One of my most consistent readers wrote a comment recently and said she was looking forward to hearing about the house blessing ceremony. For some reason I had a blank moment about passing this story on as it happened in mid-March, Week 20 of my house build, which you can read about HERE. It’s never too late in blogland so here it is – sorry for the delay Linda.

There are two blessing ceremonies you need to allow for when building a house in Thailand. The first is the one that kicks off construction, so is exciting as you start a four or five month journey to make your house plans into reality. No work that involves anything rising above ground level can take place until this ceremony has been completed. You can read about ours, which took place in Week 3 HERE.

The completion of the building commencement blessing ceremony.

The other equally important but emotionally far more exciting is the blessing ceremony where the spirits are informed that people are about to move into the house. This obviously comes towards the end of the project and is an indication that you are finally about to get to enjoy what has taken so much time, effort and money to achieve. If you have a Thai partner you will be living in the house alone unless you have this blessing. If that’s your intention then this is a great opportunity for the break! Otherwise go with the flow and let the ceremony happen around you.

I should point out that there are two different blessing ceremonies, just to confuse things. The one we were having is led by a “spiritman” and invitees are friends, family and neighbours. The other type is far larger and involves a number of Buddhist monks from the local temple and a wider range of people. It is much more a statement to the local community rather than a personal “housewarming” type occasion. You can have either one or both!

If you are building here please make sure you plan ahead for this ceremony. It has to happen on an auspicious day and it would be a bugger to have your house finished and be unable to move into it. The house doesn’t have to be finished for the ceremony to happen. This was good news for us because we could get it out of the way and then choose our move in day without any restrictions.

The house at this stage.

The house at blessing stage. With no windows, electricity, running water or furniture maybe not the most attractive move-in option.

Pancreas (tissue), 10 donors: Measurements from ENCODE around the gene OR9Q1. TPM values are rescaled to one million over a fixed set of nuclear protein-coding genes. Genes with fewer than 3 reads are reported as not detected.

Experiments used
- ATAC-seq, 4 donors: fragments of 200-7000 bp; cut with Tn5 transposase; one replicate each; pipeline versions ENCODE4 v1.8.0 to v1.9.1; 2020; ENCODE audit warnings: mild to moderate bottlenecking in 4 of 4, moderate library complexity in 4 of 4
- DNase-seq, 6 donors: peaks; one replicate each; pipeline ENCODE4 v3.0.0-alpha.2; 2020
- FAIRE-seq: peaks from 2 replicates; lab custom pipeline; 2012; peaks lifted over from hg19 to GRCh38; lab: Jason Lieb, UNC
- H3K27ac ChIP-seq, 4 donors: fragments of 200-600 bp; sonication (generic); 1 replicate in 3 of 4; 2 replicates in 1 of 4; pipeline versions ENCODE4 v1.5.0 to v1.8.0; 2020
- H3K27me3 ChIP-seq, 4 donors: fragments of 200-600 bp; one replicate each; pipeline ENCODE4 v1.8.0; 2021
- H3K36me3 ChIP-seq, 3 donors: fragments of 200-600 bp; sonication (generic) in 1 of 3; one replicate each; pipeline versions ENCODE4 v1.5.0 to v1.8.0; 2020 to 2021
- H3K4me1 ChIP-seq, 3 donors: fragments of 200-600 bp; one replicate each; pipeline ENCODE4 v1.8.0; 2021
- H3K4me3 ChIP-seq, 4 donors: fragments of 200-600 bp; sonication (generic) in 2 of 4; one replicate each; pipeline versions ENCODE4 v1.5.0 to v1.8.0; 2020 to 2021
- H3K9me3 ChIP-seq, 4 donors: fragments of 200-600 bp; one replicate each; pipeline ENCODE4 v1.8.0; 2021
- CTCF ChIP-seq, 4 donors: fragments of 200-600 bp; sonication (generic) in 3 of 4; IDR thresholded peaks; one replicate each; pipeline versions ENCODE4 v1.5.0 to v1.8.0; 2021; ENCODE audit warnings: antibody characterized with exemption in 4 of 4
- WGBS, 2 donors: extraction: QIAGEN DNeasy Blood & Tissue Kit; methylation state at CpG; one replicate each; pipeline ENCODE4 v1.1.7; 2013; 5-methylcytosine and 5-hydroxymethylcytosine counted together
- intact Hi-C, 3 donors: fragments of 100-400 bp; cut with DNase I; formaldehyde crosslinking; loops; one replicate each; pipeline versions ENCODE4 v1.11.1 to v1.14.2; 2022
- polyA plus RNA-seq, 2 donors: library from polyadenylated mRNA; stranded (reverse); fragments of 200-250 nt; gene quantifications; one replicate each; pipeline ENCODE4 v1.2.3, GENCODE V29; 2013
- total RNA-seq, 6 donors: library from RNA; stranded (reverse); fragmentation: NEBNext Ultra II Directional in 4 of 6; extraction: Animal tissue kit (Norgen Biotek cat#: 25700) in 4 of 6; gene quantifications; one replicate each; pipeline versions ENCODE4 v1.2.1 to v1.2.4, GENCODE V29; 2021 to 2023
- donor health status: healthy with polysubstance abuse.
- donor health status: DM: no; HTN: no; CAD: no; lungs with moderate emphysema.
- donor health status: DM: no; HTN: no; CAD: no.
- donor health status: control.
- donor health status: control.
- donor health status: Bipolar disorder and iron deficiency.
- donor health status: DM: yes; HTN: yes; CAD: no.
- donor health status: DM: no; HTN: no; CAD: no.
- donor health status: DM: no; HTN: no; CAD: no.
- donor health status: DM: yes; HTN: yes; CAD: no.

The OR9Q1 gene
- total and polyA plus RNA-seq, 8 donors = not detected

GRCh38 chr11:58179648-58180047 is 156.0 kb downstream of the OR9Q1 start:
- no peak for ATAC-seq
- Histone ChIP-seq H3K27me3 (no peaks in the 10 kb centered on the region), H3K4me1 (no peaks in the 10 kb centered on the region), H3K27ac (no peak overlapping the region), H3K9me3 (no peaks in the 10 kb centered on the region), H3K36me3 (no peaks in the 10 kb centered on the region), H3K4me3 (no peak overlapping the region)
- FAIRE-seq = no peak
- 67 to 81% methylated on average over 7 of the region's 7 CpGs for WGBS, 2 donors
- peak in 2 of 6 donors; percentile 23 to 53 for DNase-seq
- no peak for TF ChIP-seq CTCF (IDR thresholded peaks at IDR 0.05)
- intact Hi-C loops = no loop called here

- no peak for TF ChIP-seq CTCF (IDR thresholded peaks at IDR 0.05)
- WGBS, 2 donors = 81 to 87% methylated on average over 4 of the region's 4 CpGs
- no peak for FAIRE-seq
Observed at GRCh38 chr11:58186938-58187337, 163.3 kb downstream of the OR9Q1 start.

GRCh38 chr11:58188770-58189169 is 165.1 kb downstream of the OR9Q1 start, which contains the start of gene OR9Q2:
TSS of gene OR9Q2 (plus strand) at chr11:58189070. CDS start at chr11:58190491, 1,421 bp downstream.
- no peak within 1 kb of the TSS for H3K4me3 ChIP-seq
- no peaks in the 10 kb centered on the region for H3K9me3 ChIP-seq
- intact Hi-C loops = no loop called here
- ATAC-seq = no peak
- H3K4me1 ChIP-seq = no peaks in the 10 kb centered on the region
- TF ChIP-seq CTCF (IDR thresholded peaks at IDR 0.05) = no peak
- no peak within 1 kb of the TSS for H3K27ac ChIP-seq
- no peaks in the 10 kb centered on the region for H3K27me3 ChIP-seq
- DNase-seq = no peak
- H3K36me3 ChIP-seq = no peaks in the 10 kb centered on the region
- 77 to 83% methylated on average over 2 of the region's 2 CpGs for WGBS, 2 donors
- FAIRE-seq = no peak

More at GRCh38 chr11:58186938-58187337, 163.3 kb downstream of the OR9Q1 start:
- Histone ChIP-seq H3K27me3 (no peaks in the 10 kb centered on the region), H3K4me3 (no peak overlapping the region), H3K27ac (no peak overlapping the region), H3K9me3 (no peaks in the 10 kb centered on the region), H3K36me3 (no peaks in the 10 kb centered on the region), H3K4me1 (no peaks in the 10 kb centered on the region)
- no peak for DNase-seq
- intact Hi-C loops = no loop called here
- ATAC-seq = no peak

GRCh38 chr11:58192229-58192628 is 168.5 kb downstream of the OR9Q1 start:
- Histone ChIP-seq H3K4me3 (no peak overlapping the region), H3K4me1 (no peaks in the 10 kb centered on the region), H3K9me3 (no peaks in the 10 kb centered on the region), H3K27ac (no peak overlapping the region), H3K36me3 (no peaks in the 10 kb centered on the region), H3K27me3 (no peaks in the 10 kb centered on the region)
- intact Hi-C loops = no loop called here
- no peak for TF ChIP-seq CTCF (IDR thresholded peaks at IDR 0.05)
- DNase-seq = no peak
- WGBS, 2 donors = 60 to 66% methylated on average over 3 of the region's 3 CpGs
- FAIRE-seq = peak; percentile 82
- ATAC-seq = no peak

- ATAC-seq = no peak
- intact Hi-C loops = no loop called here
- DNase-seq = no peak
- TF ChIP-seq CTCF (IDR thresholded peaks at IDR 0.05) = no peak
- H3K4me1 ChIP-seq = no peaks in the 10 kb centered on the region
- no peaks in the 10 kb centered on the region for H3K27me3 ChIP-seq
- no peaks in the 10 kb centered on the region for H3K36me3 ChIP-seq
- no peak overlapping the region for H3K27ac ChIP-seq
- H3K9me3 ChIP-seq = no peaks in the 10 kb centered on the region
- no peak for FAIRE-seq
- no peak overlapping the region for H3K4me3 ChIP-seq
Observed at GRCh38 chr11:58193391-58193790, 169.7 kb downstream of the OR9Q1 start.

From the kitchen to the lounge room.

From the kitchen to the lounge room. Those two paint buckets and the red container hold water and rice, part of the gifts to the spirits.

From kitchen to lounge.

We moved in 10 days later on the 25th of March. The same view today.

We had been invited to a local wedding in mid-March and there met up with one of the village elders who had been involved in the first house blessing ceremony.

This lady had also acted as a stand-in for my mother at our wedding HERE.

This lady had also acted as a stand-in for my mother at our wedding, which you can read about HERE.

On hearing we wanted a move-in blessing she got back to us later that day to say that the follow day was the best one until sometime in April. Now organising a party comes naturally to someone from Isaan. Just name a day and the expected numbers and it all just happens. In our case Yuan, Gaun’s younger sister, is THE lady to make your event happen. She and the whole family swung into action the next day. No effort required on my part other than to turn up!

Gaun's mama and a couple of neighbours preparing some of the things needed for the ceremony itself.

Gaun’s mama and a couple of neighbours preparing some of the things needed for the ceremony itself.

Two of my brother-in-laws and another neighbour chopping pork.

Two of my brother-in-laws and another neighbour chopping pork. Needless to say food is an important part to any ceremony.

Gaun and Yuna were up at four am to buy all the ingredients at the local markets.